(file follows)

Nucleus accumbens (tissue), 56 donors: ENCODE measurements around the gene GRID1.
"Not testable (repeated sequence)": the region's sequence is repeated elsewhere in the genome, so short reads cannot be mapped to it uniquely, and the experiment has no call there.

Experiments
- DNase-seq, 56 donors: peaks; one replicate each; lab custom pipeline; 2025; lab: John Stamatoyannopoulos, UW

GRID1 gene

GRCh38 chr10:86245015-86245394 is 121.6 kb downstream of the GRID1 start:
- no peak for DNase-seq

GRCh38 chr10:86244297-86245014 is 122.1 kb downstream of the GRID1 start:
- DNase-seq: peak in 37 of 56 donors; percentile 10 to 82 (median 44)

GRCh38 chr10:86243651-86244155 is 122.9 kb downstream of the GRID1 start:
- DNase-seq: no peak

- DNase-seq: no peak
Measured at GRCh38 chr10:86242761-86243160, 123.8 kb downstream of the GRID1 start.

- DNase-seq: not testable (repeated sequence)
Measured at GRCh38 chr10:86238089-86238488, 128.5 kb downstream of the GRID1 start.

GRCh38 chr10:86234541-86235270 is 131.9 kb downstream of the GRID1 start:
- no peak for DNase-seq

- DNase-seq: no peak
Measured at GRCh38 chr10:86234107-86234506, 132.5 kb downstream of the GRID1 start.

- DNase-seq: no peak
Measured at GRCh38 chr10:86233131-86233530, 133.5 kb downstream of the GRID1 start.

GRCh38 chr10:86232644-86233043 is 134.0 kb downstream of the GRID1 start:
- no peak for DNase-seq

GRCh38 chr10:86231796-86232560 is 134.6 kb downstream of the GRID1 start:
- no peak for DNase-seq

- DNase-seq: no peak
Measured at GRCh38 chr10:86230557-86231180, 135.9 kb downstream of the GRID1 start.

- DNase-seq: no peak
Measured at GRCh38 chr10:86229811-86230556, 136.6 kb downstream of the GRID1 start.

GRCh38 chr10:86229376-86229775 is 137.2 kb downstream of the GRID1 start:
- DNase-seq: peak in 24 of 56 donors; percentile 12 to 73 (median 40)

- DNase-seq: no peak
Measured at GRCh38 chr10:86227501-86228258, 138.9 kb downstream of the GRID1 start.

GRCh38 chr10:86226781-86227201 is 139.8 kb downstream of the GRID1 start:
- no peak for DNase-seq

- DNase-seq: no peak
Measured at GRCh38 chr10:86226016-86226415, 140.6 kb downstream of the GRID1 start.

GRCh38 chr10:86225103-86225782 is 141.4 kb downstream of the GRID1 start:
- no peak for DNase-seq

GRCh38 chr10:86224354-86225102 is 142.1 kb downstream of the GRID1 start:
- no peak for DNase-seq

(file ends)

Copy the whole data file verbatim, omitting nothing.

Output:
Nucleus accumbens (tissue), 56 donors: ENCODE measurements around the gene GRID1.
"Not testable (repeated sequence)": the region's sequence is repeated elsewhere in the genome, so short reads cannot be mapped to it uniquely, and the experiment has no call there.

Experiments
- DNase-seq, 56 donors: peaks; one replicate each; lab custom pipeline; 2025; lab: John Stamatoyannopoulos, UW

GRID1 gene

GRCh38 chr10:86245015-86245394 is 121.6 kb downstream of the GRID1 start:
- no peak for DNase-seq

GRCh38 chr10:86244297-86245014 is 122.1 kb downstream of the GRID1 start:
- DNase-seq: peak in 37 of 56 donors; percentile 10 to 82 (median 44)

GRCh38 chr10:86243651-86244155 is 122.9 kb downstream of the GRID1 start:
- DNase-seq: no peak

- DNase-seq: no peak
Measured at GRCh38 chr10:86242761-86243160, 123.8 kb downstream of the GRID1 start.

- DNase-seq: not testable (repeated sequence)
Measured at GRCh38 chr10:86238089-86238488, 128.5 kb downstream of the GRID1 start.

GRCh38 chr10:86234541-86235270 is 131.9 kb downstream of the GRID1 start:
- no peak for DNase-seq

- DNase-seq: no peak
Measured at GRCh38 chr10:86234107-86234506, 132.5 kb downstream of the GRID1 start.

- DNase-seq: no peak
Measured at GRCh38 chr10:86233131-86233530, 133.5 kb downstream of the GRID1 start.

GRCh38 chr10:86232644-86233043 is 134.0 kb downstream of the GRID1 start:
- no peak for DNase-seq

GRCh38 chr10:86231796-86232560 is 134.6 kb downstream of the GRID1 start:
- no peak for DNase-seq

- DNase-seq: no peak
Measured at GRCh38 chr10:86230557-86231180, 135.9 kb downstream of the GRID1 start.

- DNase-seq: no peak
Measured at GRCh38 chr10:86229811-86230556, 136.6 kb downstream of the GRID1 start.

GRCh38 chr10:86229376-86229775 is 137.2 kb downstream of the GRID1 start:
- DNase-seq: peak in 24 of 56 donors; percentile 12 to 73 (median 40)

- DNase-seq: no peak
Measured at GRCh38 chr10:86227501-86228258, 138.9 kb downstream of the GRID1 start.

GRCh38 chr10:86226781-86227201 is 139.8 kb downstream of the GRID1 start:
- no peak for DNase-seq

- DNase-seq: no peak
Measured at GRCh38 chr10:86226016-86226415, 140.6 kb downstream of the GRID1 start.

GRCh38 chr10:86225103-86225782 is 141.4 kb downstream of the GRID1 start:
- no peak for DNase-seq

GRCh38 chr10:86224354-86225102 is 142.1 kb downstream of the GRID1 start:
- no peak for DNase-seq